Hi Wendy - this is what the IRS says is an “Independent
subcontractor”. This is taken from form 533 ('98 version), which
you can view from the IRS website (don’t have the address offhand
- a simple search should find it).
"Independent Subcontractor People such as lawyers, contractors,
subcontractors, public stenographers, auctioneers, who follow an
independent trade, business, or profession in which they offer
their services to the general public are generally not employees.
However, whether those people are independent contractors or
employees depends on the facts in each case. The general rule is
than an individual is an independent contractor if the payer has
the right to control or direct only the result of the work and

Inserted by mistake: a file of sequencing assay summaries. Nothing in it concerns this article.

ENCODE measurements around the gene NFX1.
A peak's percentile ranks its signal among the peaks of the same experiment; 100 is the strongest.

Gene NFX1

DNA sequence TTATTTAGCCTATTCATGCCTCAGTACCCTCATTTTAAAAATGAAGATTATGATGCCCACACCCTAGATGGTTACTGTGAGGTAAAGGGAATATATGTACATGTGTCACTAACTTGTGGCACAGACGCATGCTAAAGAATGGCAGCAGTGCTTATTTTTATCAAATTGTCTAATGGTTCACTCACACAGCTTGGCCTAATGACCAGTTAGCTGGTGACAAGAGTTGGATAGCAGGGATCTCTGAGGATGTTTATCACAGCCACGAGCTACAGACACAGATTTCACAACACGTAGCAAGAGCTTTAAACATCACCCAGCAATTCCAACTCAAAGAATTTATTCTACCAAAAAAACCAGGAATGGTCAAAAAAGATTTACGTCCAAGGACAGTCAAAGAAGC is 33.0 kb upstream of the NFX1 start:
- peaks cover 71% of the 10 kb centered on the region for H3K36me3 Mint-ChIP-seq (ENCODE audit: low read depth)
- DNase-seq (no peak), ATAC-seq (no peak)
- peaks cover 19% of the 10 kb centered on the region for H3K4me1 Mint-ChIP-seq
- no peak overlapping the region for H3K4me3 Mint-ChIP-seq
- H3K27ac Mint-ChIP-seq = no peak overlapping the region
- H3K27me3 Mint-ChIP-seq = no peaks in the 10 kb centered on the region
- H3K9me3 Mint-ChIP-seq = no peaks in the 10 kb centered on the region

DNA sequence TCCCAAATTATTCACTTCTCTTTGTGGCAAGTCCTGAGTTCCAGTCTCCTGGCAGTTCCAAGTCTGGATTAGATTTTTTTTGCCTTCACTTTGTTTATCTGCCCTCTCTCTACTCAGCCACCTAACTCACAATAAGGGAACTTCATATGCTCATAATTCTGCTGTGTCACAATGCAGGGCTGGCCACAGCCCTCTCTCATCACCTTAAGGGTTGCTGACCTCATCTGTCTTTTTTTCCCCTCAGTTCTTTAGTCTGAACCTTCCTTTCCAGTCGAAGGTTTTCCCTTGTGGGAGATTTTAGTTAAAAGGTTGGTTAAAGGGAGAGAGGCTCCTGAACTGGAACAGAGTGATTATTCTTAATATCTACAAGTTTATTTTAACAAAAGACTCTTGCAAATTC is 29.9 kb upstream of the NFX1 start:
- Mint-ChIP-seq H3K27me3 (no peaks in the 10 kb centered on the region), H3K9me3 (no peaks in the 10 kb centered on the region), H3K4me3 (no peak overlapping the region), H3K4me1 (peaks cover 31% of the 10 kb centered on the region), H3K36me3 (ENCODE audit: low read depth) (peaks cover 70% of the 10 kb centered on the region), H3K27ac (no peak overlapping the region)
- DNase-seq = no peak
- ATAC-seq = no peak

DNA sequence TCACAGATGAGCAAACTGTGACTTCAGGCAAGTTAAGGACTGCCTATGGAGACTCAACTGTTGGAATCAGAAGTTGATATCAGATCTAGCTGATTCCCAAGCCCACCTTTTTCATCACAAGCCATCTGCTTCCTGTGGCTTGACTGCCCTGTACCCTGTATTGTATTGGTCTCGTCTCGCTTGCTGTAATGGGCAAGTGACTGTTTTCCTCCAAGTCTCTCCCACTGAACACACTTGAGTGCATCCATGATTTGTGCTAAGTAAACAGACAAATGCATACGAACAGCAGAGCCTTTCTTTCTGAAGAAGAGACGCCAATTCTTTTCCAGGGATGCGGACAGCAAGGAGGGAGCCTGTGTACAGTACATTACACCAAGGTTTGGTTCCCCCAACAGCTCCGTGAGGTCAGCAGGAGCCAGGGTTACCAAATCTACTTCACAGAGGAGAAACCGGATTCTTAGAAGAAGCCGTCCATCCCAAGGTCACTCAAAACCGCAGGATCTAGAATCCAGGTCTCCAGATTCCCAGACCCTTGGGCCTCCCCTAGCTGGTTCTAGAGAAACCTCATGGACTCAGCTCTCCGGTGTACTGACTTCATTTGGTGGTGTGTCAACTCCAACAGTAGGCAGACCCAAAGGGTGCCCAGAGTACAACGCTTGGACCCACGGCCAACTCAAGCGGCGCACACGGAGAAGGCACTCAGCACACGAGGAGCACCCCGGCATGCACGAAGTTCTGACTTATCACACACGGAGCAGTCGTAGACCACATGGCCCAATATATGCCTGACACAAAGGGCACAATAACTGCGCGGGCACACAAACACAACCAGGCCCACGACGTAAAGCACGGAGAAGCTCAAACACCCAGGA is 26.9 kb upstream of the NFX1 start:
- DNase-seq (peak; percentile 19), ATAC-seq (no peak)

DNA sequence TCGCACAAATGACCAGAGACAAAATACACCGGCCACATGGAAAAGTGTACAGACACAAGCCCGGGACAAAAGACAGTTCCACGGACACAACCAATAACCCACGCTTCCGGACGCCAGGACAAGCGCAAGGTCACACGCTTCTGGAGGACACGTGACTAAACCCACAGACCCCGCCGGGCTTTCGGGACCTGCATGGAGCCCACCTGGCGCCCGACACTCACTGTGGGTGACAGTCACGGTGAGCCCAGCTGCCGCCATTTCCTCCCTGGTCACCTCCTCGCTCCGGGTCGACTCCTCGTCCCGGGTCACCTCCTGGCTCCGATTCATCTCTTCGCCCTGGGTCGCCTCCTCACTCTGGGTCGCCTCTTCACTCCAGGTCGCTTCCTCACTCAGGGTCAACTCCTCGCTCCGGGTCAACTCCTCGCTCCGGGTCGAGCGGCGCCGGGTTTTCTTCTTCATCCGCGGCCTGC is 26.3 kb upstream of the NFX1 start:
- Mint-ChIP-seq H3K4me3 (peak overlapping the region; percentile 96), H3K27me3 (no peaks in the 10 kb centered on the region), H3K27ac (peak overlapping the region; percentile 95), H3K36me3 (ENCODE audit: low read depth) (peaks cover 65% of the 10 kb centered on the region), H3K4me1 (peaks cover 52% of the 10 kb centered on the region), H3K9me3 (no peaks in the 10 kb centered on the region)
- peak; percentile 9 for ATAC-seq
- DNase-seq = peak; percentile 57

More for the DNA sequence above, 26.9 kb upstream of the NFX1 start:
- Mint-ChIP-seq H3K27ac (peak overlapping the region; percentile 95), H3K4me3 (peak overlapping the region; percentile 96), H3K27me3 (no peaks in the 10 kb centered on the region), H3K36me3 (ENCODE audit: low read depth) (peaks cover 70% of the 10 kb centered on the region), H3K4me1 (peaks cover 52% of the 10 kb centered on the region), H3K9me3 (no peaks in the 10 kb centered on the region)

not what will be done and how it will be done. Income earned by
an independent contractor is SE [self-employment] income.
You are not an independent contractor if you perform services
that can be controlled by an employer (what will be done and how
it will be done). This applies even if you are given freedom of
action. What matters is that the employer has the legal right to
control the details of how the services are performed. If an
employer-employee relationship exists (no matter what the
relationship is called), you are not an independent contractor.
For more in determining whether you are an
independent contractor or an employee, get Publication 15-A."
Hope this helps! If you have doubts, I would really talk to a
professional tax accountant. Regards, Lori Bugaj
One-Eyed Collie Jewelry Design